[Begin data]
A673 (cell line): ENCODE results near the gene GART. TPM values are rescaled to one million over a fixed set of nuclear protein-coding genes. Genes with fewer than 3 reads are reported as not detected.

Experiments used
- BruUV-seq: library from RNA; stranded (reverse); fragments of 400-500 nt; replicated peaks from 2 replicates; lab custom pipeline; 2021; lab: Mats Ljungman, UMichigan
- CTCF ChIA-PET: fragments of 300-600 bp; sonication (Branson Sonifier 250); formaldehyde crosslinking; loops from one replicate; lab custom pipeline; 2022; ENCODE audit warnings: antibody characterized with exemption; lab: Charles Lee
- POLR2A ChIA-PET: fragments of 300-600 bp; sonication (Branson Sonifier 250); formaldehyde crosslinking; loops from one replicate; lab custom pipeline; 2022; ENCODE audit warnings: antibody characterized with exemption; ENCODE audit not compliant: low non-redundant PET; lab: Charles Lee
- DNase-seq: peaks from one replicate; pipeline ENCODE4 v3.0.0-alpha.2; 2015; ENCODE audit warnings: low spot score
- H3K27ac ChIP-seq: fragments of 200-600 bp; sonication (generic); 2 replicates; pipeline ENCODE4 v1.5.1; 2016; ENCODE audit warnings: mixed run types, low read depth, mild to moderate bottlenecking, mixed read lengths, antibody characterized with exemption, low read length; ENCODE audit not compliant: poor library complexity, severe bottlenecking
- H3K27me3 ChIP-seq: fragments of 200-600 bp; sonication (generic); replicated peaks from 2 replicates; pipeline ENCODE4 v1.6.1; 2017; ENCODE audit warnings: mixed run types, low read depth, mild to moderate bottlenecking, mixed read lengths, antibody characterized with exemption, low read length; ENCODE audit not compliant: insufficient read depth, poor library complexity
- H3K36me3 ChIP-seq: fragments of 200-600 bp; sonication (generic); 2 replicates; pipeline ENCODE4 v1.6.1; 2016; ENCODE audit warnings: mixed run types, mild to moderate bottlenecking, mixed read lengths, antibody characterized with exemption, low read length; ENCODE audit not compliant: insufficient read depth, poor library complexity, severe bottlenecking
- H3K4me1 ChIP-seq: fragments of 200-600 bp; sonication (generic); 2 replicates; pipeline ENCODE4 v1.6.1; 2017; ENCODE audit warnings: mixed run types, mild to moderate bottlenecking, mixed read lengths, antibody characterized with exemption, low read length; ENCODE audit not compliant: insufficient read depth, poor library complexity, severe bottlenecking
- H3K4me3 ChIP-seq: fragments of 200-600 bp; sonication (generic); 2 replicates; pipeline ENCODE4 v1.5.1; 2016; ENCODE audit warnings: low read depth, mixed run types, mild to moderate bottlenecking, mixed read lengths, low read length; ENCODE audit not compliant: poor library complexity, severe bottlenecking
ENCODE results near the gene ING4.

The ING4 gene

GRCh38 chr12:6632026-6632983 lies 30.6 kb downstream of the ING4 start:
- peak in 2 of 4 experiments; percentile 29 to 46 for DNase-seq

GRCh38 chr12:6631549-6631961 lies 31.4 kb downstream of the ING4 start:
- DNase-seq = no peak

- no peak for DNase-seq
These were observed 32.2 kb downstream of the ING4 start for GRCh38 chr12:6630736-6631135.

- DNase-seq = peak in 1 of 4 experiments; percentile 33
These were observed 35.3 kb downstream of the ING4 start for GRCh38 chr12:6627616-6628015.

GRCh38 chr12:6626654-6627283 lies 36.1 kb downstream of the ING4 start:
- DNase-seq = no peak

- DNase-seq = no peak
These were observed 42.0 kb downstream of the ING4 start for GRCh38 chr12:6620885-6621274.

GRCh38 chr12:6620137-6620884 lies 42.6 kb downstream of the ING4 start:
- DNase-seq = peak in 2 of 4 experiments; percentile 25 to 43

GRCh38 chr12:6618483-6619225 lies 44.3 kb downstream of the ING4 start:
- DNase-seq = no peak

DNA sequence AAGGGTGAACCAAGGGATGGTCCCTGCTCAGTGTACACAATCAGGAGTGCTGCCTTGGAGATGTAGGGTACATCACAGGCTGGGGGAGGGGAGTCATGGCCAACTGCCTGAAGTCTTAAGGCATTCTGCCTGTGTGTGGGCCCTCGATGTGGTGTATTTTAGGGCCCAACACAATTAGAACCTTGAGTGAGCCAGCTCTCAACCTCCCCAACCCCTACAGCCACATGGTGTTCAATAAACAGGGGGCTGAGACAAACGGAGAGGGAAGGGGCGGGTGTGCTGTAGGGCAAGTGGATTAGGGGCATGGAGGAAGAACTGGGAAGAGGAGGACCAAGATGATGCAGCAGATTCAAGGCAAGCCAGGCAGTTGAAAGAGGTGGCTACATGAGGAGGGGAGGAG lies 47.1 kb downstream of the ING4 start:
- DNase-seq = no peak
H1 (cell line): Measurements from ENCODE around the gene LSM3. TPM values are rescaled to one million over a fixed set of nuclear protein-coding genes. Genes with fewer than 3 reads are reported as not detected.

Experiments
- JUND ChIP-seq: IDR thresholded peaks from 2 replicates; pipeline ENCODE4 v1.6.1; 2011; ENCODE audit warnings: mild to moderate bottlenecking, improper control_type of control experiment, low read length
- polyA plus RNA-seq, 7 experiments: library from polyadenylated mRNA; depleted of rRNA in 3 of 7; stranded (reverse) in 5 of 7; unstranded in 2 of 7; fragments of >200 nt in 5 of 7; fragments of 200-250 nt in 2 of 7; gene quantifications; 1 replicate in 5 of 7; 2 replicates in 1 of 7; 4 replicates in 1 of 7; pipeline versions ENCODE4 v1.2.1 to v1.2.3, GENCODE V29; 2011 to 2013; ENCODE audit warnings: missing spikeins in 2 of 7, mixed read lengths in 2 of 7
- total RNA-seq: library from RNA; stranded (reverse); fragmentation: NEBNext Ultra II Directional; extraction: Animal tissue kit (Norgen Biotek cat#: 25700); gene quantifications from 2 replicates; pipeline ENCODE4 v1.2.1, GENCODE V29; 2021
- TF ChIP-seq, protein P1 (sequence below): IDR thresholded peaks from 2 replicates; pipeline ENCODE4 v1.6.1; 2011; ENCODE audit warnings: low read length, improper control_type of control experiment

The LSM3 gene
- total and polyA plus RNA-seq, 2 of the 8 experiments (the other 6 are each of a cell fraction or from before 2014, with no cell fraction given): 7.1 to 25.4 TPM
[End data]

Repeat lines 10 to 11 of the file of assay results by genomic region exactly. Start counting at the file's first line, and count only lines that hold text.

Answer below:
- H3K4me1 ChIP-seq: fragments of 200-600 bp; sonication (generic); 2 replicates; pipeline ENCODE4 v1.6.1; 2017; ENCODE audit warnings: mixed run types, mild to moderate bottlenecking, mixed read lengths, antibody characterized with exemption, low read length; ENCODE audit not compliant: insufficient read depth, poor library complexity, severe bottlenecking
- H3K4me3 ChIP-seq: fragments of 200-600 bp; sonication (generic); 2 replicates; pipeline ENCODE4 v1.5.1; 2016; ENCODE audit warnings: low read depth, mixed run types, mild to moderate bottlenecking, mixed read lengths, low read length; ENCODE audit not compliant: poor library complexity, severe bottlenecking